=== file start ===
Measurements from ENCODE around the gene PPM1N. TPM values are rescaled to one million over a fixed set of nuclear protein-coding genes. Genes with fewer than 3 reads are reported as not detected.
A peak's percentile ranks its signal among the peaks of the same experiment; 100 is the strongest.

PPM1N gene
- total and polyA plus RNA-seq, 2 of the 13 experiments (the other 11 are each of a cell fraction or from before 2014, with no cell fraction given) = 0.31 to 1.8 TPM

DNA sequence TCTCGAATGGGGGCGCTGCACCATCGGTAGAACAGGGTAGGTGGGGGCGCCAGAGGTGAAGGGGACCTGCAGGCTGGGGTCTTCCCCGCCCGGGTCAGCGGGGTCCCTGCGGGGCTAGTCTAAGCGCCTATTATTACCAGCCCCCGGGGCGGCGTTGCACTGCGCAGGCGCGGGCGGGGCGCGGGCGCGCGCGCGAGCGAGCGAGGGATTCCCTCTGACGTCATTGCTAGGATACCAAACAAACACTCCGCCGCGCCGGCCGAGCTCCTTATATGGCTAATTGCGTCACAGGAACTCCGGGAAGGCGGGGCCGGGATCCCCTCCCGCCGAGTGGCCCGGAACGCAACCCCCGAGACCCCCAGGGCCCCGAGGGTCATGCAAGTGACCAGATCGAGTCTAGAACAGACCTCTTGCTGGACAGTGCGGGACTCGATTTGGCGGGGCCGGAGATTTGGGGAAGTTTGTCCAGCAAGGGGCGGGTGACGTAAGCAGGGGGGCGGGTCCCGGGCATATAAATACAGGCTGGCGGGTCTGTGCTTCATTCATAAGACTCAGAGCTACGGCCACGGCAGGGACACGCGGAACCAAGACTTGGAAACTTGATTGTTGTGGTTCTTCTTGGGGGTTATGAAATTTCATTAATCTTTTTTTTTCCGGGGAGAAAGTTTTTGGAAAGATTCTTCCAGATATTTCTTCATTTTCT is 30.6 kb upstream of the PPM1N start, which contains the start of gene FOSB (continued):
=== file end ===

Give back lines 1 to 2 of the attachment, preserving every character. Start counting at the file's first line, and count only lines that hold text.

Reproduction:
Measurements from ENCODE around the gene PPM1N. TPM values are rescaled to one million over a fixed set of nuclear protein-coding genes. Genes with fewer than 3 reads are reported as not detected.
A peak's percentile ranks its signal among the peaks of the same experiment; 100 is the strongest.